Can acts of individuals in visiting a foreign country on an Indian passport and then applying in that country for asylum, can be construed as “prejudicial to the sovereignty and integrity of India” result in justifiable refusal of passport to such individual under Section 6 (1) (a) of the Passport Act, 1967?

The Delhi High Court has answered the question in negative while determining the meaning of the phrase “prejudicial to the sovereignty and integrity of the country”.

A bench of Justice S Ravindra Bhat and Justice Sanjeev Sachdeva has held, “… sovereignty and integrity of the country are robust concepts that can withstand the actions of isolated individuals who may seek political asylum; their mere action in so seeking asylum- without more, by way of action tending to undermine the sovereignty, through actions that can result in disorder or violence- cannot be a ground for refusing passport to them.”

The division bench went on to note that, “Generally, political asylum in a foreign country is sought by people who fear persecution in their own country and are, therefore, unwilling to return and such an act might bring disrepute to India, given that instances of people seeking passport after having been refused political asylum by a foreign country have risen in the recent years as in terms of the data provided by the appellants.”

“However in these cases, this Court concurs with the view in the impugned orders (and Kulvir) that, however, condemnable the act of seeking political asylum in a foreign land, ipso facto, (i.e. by itself, and without any other fact showing that the applicant had involved himself or herself with activities of any individual or groups that plot, or had conspired, or are conspiring violence and other such activities to undermine the establishments in India or a section of its people) it cannot possibly be a ground to deny passport under Section 6 (1) (a) of the Act,” it held.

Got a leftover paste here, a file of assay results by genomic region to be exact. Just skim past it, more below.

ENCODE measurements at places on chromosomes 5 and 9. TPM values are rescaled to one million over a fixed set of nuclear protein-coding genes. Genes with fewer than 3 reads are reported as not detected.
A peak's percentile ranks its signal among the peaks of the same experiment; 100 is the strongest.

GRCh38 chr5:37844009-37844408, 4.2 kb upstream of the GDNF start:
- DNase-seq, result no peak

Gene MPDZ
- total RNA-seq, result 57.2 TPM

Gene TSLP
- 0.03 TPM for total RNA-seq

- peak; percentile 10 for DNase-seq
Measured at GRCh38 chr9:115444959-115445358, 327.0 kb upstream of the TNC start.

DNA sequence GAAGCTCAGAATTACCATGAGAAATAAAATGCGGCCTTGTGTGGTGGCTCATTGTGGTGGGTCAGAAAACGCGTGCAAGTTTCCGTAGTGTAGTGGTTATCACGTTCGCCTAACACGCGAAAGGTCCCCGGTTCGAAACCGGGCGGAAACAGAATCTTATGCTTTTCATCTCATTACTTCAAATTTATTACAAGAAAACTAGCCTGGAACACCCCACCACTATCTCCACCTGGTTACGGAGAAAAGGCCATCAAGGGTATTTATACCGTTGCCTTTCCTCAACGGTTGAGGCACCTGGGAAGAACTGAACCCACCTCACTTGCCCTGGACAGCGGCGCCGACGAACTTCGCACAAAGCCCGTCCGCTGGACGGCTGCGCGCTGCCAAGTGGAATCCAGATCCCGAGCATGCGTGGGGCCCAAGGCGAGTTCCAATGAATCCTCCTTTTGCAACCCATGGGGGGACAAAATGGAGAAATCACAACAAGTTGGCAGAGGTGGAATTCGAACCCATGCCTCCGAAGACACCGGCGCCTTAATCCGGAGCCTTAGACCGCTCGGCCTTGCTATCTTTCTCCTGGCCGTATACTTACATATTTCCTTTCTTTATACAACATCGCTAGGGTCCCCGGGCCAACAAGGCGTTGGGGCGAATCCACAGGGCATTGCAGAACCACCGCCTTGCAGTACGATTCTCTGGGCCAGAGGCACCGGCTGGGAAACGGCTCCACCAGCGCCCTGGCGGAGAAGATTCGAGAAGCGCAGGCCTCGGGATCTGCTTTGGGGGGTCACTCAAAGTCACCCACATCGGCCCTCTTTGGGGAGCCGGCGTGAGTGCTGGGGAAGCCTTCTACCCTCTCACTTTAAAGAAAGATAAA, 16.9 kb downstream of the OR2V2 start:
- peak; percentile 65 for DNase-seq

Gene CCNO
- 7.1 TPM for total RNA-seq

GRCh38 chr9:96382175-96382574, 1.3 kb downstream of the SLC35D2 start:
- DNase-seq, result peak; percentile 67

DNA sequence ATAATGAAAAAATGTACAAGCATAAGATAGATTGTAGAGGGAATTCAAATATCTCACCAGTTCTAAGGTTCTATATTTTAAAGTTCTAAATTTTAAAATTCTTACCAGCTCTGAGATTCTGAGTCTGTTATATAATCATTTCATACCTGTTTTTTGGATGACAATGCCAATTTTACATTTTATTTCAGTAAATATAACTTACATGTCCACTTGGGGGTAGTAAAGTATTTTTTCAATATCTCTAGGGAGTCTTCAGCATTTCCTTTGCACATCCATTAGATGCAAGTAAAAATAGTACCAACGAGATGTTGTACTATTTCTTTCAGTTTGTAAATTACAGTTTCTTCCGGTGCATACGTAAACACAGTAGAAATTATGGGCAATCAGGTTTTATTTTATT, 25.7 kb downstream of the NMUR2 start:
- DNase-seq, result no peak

The bench said so while deciding the appeals filed by the Union of India against the single judge decision on petitions filed by three persons — Satnam Singh, Amardip Singh and Varinder Singh.

All the three cases have identical facts.

In one of the three cases, Satnam Singh returned to India on an Emergency Certificate dated April 8, 2013, issued from the Consulate General of India, Vancouver (Canada). On his return, he applied for a passport on July 8, 2013, at the Passport Office, Jalandhar. The Regional Passport Officer rejected his application and placed Satnam’s name under the Prior Approval Category for a period of five years from the date of his return to India on the ground that he had requested the Government of Canada for political asylum.

The request was rejected by the Canadian government, though.

The single judge of Delhi High Court held the decision of the Passport Office to deny passport to be illegal.

In its appeal, the Centre argued that the single judge relied on Kulvir Singh vs UoI,which overlooked the result of bad publicity resulting from the behaviour of an Indian citizen in foreign soil.

In Kulvir Singh’s case, it was held that “the action of applying for political asylum may result in bad publicity for a country but that does not mean that same is prejudicial to the sovereignty and integrity of India”.

The Centre’s counsel contended that the very act of applying for political asylum meant that the applicant/writ petitioner vowed allegiance to the laws and Constitution of another country and disowned the laws and Constitution of his country of birth. This directly meant that he displayed overt disloyalty to the country of his birth, i.e. India.

Rajesh Gogna, appearing for the Centre, relied upon Section 2(o) of the Unlawful Activities (Prevention) Act, 1967, which defines unlawful activities of individuals as action by words either spoken or written or by signs, that “causes or is intended to cause disaffection against India”.